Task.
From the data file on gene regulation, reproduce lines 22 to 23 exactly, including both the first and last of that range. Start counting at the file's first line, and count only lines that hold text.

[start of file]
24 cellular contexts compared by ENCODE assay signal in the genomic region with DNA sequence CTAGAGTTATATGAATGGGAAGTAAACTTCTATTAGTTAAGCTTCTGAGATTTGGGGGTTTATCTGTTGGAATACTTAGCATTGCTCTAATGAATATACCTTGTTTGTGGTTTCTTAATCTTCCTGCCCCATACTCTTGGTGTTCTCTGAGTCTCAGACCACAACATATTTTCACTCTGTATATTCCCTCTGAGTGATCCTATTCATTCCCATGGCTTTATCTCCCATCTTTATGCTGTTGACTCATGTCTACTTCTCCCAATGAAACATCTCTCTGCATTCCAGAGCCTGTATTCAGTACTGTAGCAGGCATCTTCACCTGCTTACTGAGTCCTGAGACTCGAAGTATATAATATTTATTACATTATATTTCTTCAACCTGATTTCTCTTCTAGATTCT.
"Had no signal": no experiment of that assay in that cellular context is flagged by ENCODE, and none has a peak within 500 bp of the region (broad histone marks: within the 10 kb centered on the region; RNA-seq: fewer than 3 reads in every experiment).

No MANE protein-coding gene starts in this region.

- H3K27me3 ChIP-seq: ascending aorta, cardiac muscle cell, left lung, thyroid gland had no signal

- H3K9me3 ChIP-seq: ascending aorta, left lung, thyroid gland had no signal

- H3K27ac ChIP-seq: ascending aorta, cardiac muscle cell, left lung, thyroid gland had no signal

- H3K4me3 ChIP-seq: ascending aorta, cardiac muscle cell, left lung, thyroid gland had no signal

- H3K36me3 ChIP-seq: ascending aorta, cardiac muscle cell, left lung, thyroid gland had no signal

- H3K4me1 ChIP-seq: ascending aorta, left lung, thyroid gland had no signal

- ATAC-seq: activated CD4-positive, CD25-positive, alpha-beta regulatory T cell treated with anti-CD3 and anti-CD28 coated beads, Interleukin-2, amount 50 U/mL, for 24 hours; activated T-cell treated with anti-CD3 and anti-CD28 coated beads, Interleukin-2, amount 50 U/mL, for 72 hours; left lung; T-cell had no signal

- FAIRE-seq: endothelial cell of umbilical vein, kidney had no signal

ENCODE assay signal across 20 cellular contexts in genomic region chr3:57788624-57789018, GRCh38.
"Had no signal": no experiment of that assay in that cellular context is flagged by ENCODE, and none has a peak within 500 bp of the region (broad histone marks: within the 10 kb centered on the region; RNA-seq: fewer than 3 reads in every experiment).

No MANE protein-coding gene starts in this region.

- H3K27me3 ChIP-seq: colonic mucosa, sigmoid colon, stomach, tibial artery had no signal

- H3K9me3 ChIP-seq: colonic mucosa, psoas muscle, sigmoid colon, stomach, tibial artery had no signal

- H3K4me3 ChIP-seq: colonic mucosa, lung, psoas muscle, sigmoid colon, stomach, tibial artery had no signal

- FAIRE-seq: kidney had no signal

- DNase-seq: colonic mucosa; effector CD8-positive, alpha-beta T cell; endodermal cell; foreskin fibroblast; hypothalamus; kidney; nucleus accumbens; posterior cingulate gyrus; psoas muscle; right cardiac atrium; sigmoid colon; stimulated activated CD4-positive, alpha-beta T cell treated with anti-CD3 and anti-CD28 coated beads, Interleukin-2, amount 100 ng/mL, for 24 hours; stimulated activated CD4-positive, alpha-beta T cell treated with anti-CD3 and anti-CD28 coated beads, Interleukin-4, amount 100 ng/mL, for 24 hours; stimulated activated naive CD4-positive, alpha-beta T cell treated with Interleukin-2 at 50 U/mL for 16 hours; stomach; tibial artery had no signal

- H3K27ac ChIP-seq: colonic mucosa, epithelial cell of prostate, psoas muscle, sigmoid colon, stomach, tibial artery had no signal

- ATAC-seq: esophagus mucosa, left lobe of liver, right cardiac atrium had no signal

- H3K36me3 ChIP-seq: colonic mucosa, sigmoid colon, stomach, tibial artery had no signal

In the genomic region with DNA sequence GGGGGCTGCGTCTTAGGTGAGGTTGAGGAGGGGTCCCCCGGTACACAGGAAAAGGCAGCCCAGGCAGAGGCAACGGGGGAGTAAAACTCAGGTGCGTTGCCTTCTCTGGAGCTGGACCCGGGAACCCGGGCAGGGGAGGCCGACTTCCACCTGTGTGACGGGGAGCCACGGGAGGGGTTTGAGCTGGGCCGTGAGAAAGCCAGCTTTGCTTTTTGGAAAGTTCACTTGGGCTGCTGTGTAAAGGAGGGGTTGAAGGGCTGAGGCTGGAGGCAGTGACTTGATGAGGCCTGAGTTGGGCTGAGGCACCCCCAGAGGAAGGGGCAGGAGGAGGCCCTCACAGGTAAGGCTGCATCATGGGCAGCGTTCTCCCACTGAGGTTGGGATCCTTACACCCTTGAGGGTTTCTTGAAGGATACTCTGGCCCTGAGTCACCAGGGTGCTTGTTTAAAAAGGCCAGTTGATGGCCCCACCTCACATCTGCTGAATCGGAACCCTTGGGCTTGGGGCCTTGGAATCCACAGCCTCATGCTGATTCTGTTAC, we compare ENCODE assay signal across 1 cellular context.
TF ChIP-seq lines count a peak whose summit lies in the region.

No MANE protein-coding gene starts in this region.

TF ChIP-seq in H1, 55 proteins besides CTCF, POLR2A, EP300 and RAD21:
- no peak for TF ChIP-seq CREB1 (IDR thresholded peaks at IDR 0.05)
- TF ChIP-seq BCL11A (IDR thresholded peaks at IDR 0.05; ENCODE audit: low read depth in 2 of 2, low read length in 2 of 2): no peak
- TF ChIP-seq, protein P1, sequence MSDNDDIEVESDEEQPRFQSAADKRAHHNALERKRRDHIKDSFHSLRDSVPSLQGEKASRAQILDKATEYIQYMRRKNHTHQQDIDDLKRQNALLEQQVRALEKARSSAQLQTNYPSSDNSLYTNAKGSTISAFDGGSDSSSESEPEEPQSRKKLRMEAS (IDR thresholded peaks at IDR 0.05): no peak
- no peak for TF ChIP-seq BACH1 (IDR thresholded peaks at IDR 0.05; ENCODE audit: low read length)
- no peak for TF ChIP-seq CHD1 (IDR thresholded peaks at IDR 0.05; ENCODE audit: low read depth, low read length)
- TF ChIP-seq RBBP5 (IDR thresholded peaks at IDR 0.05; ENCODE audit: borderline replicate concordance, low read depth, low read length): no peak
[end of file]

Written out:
- H3K36me3 ChIP-seq: colonic mucosa, sigmoid colon, stomach, tibial artery had no signal

In the genomic region with DNA sequence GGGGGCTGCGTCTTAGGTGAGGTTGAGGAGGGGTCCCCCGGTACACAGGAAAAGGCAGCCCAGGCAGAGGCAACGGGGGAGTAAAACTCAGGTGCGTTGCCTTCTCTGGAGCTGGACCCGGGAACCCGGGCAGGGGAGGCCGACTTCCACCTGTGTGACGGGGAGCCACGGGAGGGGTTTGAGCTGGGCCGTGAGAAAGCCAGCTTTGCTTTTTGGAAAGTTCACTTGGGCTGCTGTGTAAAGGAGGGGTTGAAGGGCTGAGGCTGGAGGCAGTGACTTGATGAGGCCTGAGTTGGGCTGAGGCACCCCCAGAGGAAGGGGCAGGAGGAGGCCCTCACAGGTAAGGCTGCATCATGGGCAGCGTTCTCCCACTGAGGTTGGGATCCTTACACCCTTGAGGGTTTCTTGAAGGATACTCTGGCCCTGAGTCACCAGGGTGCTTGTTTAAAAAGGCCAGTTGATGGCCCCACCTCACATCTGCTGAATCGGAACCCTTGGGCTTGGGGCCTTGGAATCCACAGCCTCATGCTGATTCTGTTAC, we compare ENCODE assay signal across 1 cellular context.